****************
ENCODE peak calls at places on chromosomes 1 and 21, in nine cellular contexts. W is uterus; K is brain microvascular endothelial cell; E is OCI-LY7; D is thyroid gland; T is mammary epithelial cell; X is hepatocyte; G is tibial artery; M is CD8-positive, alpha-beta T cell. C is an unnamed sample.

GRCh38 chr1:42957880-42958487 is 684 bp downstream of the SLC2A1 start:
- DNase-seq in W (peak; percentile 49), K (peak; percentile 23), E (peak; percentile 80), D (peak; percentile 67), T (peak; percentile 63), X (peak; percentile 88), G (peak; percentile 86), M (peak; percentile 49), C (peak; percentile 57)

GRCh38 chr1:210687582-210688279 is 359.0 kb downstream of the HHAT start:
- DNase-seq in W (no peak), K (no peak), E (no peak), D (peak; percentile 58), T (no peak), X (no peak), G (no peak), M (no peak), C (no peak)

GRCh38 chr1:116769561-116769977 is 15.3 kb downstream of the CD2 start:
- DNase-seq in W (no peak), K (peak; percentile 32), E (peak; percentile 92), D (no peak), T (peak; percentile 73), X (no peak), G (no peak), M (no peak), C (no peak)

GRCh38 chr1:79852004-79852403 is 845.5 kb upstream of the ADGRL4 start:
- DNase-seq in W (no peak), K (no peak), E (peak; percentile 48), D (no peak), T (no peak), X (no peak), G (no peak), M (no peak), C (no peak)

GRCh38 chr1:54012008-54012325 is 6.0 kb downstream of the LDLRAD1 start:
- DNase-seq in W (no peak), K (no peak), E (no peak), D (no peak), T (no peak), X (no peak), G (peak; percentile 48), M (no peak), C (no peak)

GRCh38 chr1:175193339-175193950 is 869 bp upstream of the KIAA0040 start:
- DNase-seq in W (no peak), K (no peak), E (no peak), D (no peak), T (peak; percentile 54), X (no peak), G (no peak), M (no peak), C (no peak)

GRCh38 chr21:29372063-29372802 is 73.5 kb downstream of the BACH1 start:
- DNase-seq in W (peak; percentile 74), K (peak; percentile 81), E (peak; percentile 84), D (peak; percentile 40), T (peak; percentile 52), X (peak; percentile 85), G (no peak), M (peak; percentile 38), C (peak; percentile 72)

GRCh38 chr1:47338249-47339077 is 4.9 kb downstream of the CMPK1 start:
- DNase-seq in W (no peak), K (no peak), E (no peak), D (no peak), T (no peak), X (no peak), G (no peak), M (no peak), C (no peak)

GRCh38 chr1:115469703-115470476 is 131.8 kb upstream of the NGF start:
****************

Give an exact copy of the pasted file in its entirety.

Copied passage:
ENCODE peak calls at places on chromosomes 1 and 21, in nine cellular contexts. W is uterus; K is brain microvascular endothelial cell; E is OCI-LY7; D is thyroid gland; T is mammary epithelial cell; X is hepatocyte; G is tibial artery; M is CD8-positive, alpha-beta T cell. C is an unnamed sample.

GRCh38 chr1:42957880-42958487 is 684 bp downstream of the SLC2A1 start:
- DNase-seq in W (peak; percentile 49), K (peak; percentile 23), E (peak; percentile 80), D (peak; percentile 67), T (peak; percentile 63), X (peak; percentile 88), G (peak; percentile 86), M (peak; percentile 49), C (peak; percentile 57)

GRCh38 chr1:210687582-210688279 is 359.0 kb downstream of the HHAT start:
- DNase-seq in W (no peak), K (no peak), E (no peak), D (peak; percentile 58), T (no peak), X (no peak), G (no peak), M (no peak), C (no peak)

GRCh38 chr1:116769561-116769977 is 15.3 kb downstream of the CD2 start:
- DNase-seq in W (no peak), K (peak; percentile 32), E (peak; percentile 92), D (no peak), T (peak; percentile 73), X (no peak), G (no peak), M (no peak), C (no peak)

GRCh38 chr1:79852004-79852403 is 845.5 kb upstream of the ADGRL4 start:
- DNase-seq in W (no peak), K (no peak), E (peak; percentile 48), D (no peak), T (no peak), X (no peak), G (no peak), M (no peak), C (no peak)

GRCh38 chr1:54012008-54012325 is 6.0 kb downstream of the LDLRAD1 start:
- DNase-seq in W (no peak), K (no peak), E (no peak), D (no peak), T (no peak), X (no peak), G (peak; percentile 48), M (no peak), C (no peak)

GRCh38 chr1:175193339-175193950 is 869 bp upstream of the KIAA0040 start:
- DNase-seq in W (no peak), K (no peak), E (no peak), D (no peak), T (peak; percentile 54), X (no peak), G (no peak), M (no peak), C (no peak)

GRCh38 chr21:29372063-29372802 is 73.5 kb downstream of the BACH1 start:
- DNase-seq in W (peak; percentile 74), K (peak; percentile 81), E (peak; percentile 84), D (peak; percentile 40), T (peak; percentile 52), X (peak; percentile 85), G (no peak), M (peak; percentile 38), C (peak; percentile 72)

GRCh38 chr1:47338249-47339077 is 4.9 kb downstream of the CMPK1 start:
- DNase-seq in W (no peak), K (no peak), E (no peak), D (no peak), T (no peak), X (no peak), G (no peak), M (no peak), C (no peak)

GRCh38 chr1:115469703-115470476 is 131.8 kb upstream of the NGF start: